Glioblastoma (GB) is the most common and most aggressive malignant brain tumor, characterized by extensive heterogeneity, heightened cell proliferation, cellular invasiveness, and angiogenesis. GBs are composed of many different cell populations, all of which interact in very complex ways with one another and with their tumor microenvironments. For this reason, among others, these tumors remain incurable and evade current standards of care, including maximal surgical resection, radiation, and chemotherapy. Our lab studies primarily three aspects of brain tumors:
- Intratumoral diversity and its impact on brain tumor therapy
- Molecular and cellular pathways of glioma cells
- Tumor immunotherapy
Impact of intratumoral diversity on brain tumor therapy
Intratumoral diversity poses great challenges to brain tumor therapy. Malignant brain tumors, which are composed of myriad different cell populations, cannot be treated uniformly. It is thus essential for researchers to understand differences and similarities across cell populations in order to develop versatile therapies that can be used on a case-by-case basis, depending on the characteristics of a specific patient’s tumor.
Using the Cancer Genome Atlas (TCGA), which catalogues recurrent genomic abnormalities in GB, Verhaak et al. established four distinct subtypes of GB defined by genomic and clinical characteristics: proneural, neural, classical, and mesenchymal (Verhaak et al., 2010). These subtypes, however, only convey part of the story. They describe trends across tumors, rather than inherent attributes of tumors. For example, while classical GBs are characterized by abnormally high levels of epidermal growth factor receptor (EGFR), a tumor cell population that has high levels of EGFR does not necessarily conform to the profile of the typical classical GB. Additionally, what defines a tumor cell is not constrained to the profile of a single cell type: Tumors are composed of earlier generations of malignant cells and later generations, or recruited cells, which have become malignant due to their interactions with other malignant cells (cite). Diversity within tumor subtypes and within the tumors themselves limits the success of treatments based on trends. Our lab strives to characterize diverse tumor populations and subpopulations to the degree that we can develop effective patient-specific therapies. In particular, the Bruce lab utilizes convection enhanced delivery (CED) to deliver chemotherapeutic agents directly to the site of brain tumors.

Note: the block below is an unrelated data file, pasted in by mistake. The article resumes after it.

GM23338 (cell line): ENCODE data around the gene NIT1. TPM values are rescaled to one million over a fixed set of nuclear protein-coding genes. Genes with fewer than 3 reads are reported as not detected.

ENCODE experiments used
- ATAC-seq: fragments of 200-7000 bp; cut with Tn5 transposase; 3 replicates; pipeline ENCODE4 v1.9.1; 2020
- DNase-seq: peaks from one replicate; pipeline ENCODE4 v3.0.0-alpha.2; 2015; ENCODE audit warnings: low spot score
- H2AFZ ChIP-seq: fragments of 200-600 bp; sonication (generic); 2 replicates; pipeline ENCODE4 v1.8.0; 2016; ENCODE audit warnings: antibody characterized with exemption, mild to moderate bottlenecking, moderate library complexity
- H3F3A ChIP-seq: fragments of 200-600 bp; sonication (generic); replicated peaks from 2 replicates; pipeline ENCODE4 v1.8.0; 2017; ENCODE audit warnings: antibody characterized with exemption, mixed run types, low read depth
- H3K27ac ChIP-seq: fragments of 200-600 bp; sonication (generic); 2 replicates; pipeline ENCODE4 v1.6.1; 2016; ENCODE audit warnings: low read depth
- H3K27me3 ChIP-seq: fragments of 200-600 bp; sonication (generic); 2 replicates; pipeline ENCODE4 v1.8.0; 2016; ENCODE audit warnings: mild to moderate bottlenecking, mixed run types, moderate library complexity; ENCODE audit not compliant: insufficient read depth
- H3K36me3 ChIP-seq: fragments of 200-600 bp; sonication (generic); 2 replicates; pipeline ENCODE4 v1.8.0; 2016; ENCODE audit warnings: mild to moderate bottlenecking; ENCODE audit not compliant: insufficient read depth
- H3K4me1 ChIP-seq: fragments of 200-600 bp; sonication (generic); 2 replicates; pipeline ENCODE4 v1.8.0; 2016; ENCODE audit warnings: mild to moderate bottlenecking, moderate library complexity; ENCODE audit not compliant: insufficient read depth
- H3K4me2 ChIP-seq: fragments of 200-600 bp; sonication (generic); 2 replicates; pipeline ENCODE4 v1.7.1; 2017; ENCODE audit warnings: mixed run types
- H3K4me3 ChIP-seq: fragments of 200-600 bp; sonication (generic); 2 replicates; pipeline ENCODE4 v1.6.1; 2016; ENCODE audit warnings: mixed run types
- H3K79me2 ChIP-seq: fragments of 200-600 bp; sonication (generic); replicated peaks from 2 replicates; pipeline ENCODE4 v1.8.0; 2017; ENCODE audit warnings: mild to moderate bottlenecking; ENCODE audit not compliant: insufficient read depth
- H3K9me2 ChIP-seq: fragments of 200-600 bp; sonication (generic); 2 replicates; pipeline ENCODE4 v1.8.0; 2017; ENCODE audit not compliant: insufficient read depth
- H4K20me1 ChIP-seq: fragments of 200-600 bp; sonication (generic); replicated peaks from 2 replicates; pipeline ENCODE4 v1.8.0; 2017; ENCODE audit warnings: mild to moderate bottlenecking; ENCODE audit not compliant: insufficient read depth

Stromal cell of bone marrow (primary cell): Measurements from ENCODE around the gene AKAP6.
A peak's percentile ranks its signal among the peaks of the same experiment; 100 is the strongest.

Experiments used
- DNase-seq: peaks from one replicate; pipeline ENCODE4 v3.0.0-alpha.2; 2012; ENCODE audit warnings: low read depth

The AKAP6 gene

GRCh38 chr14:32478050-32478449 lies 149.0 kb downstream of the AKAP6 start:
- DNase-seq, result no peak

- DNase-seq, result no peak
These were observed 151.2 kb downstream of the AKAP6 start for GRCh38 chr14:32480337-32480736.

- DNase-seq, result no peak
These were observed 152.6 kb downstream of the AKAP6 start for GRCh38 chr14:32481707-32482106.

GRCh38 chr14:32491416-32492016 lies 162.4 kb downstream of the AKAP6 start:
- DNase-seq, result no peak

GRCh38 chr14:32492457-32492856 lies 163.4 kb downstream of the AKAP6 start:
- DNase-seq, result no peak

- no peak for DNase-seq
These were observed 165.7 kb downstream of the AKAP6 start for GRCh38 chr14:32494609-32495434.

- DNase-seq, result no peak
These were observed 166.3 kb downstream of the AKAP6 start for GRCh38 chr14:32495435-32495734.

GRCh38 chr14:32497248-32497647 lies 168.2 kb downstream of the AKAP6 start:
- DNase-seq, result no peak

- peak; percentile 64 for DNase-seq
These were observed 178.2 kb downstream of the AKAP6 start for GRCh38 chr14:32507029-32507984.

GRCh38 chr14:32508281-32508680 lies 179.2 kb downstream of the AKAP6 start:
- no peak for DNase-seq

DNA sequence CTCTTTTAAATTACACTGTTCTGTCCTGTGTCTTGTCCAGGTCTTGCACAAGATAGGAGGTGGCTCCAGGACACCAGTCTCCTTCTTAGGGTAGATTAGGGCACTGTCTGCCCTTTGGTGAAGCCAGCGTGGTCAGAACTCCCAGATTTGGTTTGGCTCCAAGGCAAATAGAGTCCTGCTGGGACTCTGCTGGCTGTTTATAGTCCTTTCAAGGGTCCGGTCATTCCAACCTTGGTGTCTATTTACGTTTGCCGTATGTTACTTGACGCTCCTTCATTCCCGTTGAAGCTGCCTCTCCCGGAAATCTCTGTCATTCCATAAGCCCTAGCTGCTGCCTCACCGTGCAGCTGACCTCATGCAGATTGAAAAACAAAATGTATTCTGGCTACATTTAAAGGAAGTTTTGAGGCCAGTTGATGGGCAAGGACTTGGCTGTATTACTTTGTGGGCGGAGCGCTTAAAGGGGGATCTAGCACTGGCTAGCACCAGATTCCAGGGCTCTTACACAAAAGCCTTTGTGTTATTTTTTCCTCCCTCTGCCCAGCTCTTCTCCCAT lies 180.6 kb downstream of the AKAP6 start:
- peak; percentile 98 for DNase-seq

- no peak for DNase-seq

Molecular and cellular pathways of glioma tumorigenesis
GB diversity is observed in all aspects of the tumor, at the molecular and cellular levels. While there are certain molecular and genetic mutations that recur within and across tumors, they are often contained to distinct subpopulations of cells and rarely in the entire tumor cell population. Our lab and other labs have identified expression patterns that are consistent across GB tumor populations, including overexpression of oncogenes epidermal growth factor receptor (EGFR) and platelet-derived growth factor receptor (PDGFR), highly deregulated signaling pathways, and mutations and deletions of tumor suppressor genes p53 and PTEN (Nakada et al., 2011). Knowing these patterns of expression, we have been able to research GB through identifying differences within and across tumor cell populations.